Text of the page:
If that is in fact the case, Moier and her neighbors want to know why an engineering study was not done to consider all the potential solutions. Plus, the neighbors are now worried that the water will come through so quickly, properties downstream will run the risk of flooding and eroding more quickly. And there's another potential problem: The city removed a huge weeping willow that grew on the side of the creek and held up the bank. Residents fear that the creek bank will erode drastically now, and the only solution will be to cement the whole thing.

"We're afraid this might turn into nothing but a drainage ditch," Moier says.

Steve Houser, head of the Dallas Historic Tree Coalition, says that there are certain times when trees have to be removed for flood control and sometimes it simply is used as an excuse. In the case of Curtis Park, which he recently investigated at the neighborhood's behest, Houser says more research is needed.

"But the neighbors have a legitimate concern," says Houser. "The issue points to the need for the city of University Park to work more closely with the neighborhood and the Park Board, which, as I understand it, also was not informed."

As Moier points out the destruction on a recent weekday morning, a neighbor walks by with her dog and expresses her regrets to Moier about the denuded creek bed. "I'll help you replant," the woman offers. Moier says the only way the area will be replanted is if the city says it made a mistake, which she doubts it will do.

If the neighbors of Curtis Park seem a little cynical, they have a good reason. They thought they made it clear to University Park officials last spring that they wanted to be included in any decision to remove trees. Last spring, Moier and her neighbors were shocked when they arrived at the Golf Drive entrance to Curtis Park to find that three large live oak trees had been cut down.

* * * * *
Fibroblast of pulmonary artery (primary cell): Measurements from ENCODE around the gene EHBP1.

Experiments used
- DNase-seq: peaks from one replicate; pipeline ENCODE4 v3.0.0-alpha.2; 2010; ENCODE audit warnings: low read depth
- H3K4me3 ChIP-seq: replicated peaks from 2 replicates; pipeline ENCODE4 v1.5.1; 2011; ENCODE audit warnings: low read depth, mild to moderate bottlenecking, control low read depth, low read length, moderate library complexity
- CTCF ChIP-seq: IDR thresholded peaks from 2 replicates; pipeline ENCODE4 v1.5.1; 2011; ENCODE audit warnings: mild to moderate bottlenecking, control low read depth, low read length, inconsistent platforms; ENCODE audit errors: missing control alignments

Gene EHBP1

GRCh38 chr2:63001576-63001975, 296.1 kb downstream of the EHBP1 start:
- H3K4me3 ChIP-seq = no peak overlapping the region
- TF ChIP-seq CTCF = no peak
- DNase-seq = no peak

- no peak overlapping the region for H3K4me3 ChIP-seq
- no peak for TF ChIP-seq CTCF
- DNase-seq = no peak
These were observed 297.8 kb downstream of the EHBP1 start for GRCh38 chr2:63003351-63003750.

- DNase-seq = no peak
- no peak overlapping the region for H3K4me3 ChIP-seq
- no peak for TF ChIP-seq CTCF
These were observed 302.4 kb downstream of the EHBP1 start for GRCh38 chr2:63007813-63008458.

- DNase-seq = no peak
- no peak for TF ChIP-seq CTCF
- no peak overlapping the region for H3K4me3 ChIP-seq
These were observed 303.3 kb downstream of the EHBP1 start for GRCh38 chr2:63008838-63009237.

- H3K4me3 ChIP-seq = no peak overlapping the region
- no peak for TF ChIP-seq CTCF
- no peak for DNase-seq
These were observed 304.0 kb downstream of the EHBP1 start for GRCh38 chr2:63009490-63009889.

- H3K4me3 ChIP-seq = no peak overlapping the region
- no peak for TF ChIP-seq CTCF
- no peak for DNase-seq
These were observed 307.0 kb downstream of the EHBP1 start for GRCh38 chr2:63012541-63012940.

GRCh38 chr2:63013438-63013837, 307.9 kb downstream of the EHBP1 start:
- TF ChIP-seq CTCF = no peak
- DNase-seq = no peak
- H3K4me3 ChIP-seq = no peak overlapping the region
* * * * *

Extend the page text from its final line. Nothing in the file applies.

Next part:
Residents contacted the city park department and were told that the trees had to be removed as part of the city's effort to lay a new sewer line 30 feet underground. During a meeting with city engineers, however, the neighborhood learned that the city could have dug under the trees. After the residents got involved, that is exactly what the city decided to do, thus saving a stand bois d'arc trees. City officials promised to keep the neighborhood apprised of any future tree removal plans.

"We thought they understood that we didn't want trees cut down without careful consideration," Moier says. "So, to see all these trees cut down in three hours, without any advance notice, to a lot of us, it was like having cold water thrown in our faces."

Not to long ago the City of Dallas admitted they wrongly whacked a stand of 300 trees near Skillman Street and Northwest Highway. And earlier this week, The Dallas Morning News announced that the city changed plans to remove many mature trees as part of the updgrading of the White Rock spillway and dam after homeowners in the area objected.

In an ironic twist, University Park residents think their own city could take a lesson from Dallas. Not only has Dallas been willing to admit when it has mistakenly cut down trees, it has also been willing to invite the public to comment.

About the author

Ms. Ann Zimmerman

Ms. Zimmerman was a reporter for Dallas Observer in the late 1990's.